Published on November 15th, 2014 | by Allan Brown5
Movies Based On A True Story….Or So We Thought #4
We don’t ask a lot from our movies but sometimes a film comes along that takes on special credence and extra meaning especially when it’s been marketed as ‘based on a true story’. The simple thought of knowing someone has lived through the events being played out on screen adds a weight which in turn helps encapsulate it’s audience. However if you’re going to tag a movie “Based On A True Story” all we ask is that you make the story, you know, kind of true.
The Hurricane is the story of Rubin “Hurricane” Carter, a boxer who showcased amazing talent and potential, before he was falsely convicted of a triple murder and sentenced to 20 years behind bars, subsequently ending his boxing career.
However, after 20 years in prison as an innocent man convicted by a overtly racist system, three young white Canadians come to Rubin’s aid. After investing all their time and resources into fighting his case – after discovering a key piece of evidence – prove Hurricane’s Carters innocence and set the fella free.
In reality …
The scene showing Carter beat the a young white boxer (Joey Giardello) only to lose when the racially motivated judges award the fight to the opponent. In real life, Carter lost the fight so badly that the real Giardello sued the filmmakers over the scene, and received a generous settlement fee out of it.
But far more unsettling are the murders themselves. Now I’m not saying Rubin was in-fact culprit here, but I will point out that by his early teenage years, Hurricane Rubin Carter had already been arrested for assault and armed robbery. By 22, imprisoned twice for “brutal street muggings” . Later in his life, he was booted put the military after being court-martialed a staggering four times, being described as “unfit to serve.” But hey, that doesn’t mean he killed anyone, right?
Well, when it came to the murders, there was enough evidence to convict him twice (both times set aside due to procedural errors by the prosecution). Rubin Carter failed a lie detector test–miserably–and then was given a chance to retake it after he’d been imprisoned for a time. He refused. At his second trial, several witnesses who had provided Carter’s alibi, admitted they had been asked to lie for him.
But what about that evidence that proved his innocence? Well, there was in fact none. The judge was forced to throw out the conviction because the prosecution had failed to turn over some evidence, and thus didn’t give Carter a fair trial. The prosecution could have chosen to re-try the case from scratch to convict Carter a third time, but they decided it wasn’t worth doing since 22 years had passed and all of the people involved were either dead or on their last legs.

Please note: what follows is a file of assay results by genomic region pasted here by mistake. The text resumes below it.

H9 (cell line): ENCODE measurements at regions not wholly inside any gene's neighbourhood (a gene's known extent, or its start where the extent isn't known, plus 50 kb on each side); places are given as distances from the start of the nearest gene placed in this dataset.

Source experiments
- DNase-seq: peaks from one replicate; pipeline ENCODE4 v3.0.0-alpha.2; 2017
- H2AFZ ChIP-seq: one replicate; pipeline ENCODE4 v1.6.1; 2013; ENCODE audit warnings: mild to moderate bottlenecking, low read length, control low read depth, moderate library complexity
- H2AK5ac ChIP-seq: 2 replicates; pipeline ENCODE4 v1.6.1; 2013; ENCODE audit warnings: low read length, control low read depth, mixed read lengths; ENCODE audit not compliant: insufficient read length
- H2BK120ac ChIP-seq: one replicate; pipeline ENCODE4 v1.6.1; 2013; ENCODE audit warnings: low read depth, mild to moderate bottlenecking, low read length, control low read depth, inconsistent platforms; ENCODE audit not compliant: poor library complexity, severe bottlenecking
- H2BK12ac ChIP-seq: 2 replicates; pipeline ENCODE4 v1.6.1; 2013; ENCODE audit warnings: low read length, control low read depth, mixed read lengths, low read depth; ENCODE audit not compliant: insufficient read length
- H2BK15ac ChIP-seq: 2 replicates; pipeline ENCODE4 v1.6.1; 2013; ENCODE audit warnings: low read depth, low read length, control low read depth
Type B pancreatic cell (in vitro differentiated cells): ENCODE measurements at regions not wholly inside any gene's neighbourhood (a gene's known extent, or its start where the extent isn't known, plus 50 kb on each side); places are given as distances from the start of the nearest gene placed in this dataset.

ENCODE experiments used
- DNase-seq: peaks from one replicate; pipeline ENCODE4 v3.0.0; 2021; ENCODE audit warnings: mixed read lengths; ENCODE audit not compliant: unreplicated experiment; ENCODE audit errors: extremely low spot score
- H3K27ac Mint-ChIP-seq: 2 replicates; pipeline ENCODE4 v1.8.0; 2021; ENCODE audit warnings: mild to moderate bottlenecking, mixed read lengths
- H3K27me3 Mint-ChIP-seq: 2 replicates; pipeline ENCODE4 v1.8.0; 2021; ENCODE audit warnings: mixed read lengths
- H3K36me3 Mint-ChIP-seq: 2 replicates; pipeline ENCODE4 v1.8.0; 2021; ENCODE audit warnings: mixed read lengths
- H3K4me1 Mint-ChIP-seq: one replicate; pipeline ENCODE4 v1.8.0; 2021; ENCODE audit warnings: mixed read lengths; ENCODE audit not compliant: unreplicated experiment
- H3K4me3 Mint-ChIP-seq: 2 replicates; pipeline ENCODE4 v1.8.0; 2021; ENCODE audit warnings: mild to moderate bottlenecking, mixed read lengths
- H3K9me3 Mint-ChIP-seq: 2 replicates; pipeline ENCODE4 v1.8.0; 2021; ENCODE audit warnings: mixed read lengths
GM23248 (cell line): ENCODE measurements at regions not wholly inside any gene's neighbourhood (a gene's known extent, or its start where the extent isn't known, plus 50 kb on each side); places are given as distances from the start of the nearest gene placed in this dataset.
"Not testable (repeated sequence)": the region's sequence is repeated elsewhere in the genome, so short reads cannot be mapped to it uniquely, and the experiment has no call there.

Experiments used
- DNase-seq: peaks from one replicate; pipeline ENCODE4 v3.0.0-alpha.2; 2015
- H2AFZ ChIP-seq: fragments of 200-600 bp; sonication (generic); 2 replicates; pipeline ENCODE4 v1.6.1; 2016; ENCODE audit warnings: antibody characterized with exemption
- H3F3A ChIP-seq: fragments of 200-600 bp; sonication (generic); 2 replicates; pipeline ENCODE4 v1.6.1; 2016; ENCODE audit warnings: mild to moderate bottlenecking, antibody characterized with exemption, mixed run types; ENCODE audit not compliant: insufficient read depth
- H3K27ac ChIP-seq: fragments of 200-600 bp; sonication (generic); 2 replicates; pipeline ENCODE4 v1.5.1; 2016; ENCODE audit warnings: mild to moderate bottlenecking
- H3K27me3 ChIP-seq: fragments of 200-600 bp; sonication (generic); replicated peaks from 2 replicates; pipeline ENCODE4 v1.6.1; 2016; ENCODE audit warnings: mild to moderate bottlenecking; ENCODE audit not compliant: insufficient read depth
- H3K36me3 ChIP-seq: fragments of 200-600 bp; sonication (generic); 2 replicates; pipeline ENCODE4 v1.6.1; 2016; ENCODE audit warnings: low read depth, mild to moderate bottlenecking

Of course the law is the law and the law said Carter should go free. But it’s probably not quite accurate to use Carter’s story as proof that the criminal justice system of that time was run by the KKK.
The Amityville Horror
The Amityville Horror is not only one of the most well-known horror films of the late 1970s, but perhaps one of the most infamous BASED ON A TRUE STORY haunted house tales of our time . The film accounts the story of George and Kathy Lutz who in December 1975, along with Kathy’s three children, moved into 112 Ocean Avenue – a large Dutch Colonial house in Amityville located on the south shore of Long Island, New York. Thirteen months before the Lutzes moved in, Ronald DeFeo, Jr. shot and killed six members of his family in the house, including his mother, father and 4 brothers and sisters in their beds, claiming demonic voices in his head had urged him to carry out the massacre.
Despite knowing the history surrounding the house prior, only 28 days after the Lutzes moved in, they left abruptly, claiming to have been terrorized by demonic spirits. Their account went on to spur countless best-selling novels and no less than 10 motion pictures.
In Reality …
The authenticity surrounding the Amityville Horror has always been shrouded in doubt and speculation. However, the truth was finally revealed when Ronald DeFeo’s lawyer, William Weber, admitted that he, along with the Kathy and George Lutz, “created this horror story over many bottles of wine”.
Weber had planned to use the haunting as a basis for a new trial for his client Ronald DeFeo, who was now destined to spend the rest of his days behind bars.
Despite both big claims and small details being refuted by eyewitnesses, investigations, and forensic evidence over and over again, the Lutzes stuck to their story, reaping tens of thousands of dollars from all the film and book rights their story generated.
Next time I will name and shame 2 more movies ”Based On A True Story….Or So We Thought”